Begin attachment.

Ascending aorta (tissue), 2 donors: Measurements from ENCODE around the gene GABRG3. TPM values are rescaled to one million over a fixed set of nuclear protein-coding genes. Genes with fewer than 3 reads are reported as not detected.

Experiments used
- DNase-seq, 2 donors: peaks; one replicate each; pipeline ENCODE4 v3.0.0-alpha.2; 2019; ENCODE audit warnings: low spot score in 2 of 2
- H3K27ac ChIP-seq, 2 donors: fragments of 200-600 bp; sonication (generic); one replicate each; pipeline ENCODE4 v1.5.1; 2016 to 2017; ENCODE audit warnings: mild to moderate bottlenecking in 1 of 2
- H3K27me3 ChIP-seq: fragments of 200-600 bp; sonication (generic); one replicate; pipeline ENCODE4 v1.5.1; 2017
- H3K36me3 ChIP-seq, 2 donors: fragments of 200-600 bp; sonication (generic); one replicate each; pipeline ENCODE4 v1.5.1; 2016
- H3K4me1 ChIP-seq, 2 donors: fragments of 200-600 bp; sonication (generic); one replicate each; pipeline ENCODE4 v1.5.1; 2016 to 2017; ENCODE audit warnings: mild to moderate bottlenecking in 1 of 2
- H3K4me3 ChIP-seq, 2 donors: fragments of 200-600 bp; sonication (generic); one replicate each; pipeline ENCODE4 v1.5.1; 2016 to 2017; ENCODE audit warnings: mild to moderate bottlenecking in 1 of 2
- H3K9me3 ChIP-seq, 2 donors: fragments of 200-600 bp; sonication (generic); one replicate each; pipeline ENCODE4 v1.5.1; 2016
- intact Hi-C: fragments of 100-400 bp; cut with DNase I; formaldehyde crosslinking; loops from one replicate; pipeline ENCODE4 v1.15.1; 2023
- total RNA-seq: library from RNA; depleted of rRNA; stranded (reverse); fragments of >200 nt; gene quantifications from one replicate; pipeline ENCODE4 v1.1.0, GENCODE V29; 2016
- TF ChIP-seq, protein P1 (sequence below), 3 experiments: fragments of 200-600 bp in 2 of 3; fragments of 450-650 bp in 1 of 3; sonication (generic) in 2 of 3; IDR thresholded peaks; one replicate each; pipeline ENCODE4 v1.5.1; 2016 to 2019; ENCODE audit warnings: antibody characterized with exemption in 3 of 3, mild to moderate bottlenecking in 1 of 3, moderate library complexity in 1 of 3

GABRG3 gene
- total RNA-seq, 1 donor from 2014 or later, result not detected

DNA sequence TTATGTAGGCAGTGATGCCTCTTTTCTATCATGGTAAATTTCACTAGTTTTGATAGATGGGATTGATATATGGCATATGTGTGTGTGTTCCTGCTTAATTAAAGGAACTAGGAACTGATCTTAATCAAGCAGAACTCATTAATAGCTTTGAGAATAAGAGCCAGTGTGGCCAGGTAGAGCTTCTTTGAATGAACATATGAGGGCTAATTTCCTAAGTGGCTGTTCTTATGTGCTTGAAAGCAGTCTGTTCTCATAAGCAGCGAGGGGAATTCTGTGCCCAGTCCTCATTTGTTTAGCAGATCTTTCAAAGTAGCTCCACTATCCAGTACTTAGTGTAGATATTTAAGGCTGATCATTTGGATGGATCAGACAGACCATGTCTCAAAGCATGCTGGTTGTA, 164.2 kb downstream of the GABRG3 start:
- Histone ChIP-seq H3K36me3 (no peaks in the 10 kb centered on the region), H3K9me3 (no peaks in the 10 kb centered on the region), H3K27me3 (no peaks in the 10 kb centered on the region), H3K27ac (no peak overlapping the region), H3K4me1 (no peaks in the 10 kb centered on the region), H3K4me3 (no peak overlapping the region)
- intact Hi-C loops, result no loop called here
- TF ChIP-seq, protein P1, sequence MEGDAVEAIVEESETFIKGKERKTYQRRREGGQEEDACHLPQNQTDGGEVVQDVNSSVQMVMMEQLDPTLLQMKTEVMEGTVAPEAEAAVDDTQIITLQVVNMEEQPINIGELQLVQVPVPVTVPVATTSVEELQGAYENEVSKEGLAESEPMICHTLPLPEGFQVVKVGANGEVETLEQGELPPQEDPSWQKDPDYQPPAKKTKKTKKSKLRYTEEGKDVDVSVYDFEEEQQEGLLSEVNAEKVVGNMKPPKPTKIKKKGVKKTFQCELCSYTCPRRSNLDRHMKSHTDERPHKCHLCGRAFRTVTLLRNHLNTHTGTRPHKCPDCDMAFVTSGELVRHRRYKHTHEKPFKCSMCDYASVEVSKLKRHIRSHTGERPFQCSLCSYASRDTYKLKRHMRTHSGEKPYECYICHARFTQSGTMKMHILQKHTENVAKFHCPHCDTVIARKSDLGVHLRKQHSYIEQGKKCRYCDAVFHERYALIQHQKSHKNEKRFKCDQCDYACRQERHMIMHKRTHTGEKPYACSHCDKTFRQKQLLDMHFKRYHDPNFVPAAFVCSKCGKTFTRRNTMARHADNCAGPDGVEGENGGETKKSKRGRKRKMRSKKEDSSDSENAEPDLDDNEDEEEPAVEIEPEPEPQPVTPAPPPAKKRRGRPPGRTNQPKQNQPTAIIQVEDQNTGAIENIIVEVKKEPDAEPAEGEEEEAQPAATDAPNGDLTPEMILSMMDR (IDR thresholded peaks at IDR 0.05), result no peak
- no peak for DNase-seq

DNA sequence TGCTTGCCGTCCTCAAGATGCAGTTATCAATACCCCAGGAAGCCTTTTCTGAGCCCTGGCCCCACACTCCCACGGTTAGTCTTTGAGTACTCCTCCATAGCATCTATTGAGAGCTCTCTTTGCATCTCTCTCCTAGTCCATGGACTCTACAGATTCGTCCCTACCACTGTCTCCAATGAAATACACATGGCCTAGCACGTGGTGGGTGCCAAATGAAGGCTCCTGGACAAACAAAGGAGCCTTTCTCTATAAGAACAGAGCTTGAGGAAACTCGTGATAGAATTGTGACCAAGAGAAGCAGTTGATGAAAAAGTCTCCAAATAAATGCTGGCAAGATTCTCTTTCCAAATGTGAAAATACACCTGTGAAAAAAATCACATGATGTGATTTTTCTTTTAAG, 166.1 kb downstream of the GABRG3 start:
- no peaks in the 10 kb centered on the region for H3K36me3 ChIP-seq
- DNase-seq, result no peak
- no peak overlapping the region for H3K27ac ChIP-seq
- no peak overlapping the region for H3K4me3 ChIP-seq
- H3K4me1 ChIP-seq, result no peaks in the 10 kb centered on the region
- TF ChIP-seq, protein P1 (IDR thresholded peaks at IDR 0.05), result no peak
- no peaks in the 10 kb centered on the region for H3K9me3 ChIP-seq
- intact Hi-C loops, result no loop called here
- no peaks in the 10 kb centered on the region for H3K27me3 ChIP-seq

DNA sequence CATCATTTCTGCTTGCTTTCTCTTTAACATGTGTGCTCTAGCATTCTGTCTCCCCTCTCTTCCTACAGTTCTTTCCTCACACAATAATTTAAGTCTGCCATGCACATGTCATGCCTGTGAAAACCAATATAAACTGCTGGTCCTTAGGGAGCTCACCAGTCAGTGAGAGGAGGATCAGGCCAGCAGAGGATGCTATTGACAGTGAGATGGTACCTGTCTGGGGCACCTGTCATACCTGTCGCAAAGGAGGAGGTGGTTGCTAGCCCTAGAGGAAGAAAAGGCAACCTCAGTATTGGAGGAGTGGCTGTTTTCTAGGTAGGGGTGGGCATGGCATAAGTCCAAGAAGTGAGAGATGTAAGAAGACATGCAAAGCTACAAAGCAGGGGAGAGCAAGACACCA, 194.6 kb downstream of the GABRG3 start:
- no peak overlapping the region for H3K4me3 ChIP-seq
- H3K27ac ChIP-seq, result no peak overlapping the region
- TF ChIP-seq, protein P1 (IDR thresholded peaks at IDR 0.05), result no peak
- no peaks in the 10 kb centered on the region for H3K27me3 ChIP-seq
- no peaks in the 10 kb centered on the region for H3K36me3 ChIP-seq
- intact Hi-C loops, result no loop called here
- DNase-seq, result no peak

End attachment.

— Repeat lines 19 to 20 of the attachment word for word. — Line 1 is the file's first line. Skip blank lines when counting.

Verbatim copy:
- no peak for DNase-seq

DNA sequence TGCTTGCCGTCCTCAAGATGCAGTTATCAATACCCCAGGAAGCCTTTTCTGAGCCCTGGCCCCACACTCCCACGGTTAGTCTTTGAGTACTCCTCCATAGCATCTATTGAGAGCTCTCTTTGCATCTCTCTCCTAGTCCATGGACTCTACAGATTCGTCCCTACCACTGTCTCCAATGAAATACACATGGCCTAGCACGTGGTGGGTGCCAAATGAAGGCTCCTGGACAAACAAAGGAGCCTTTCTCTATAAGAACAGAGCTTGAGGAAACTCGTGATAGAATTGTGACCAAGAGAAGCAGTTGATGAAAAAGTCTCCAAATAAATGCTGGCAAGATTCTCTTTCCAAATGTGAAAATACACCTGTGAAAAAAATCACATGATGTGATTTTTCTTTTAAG, 166.1 kb downstream of the GABRG3 start: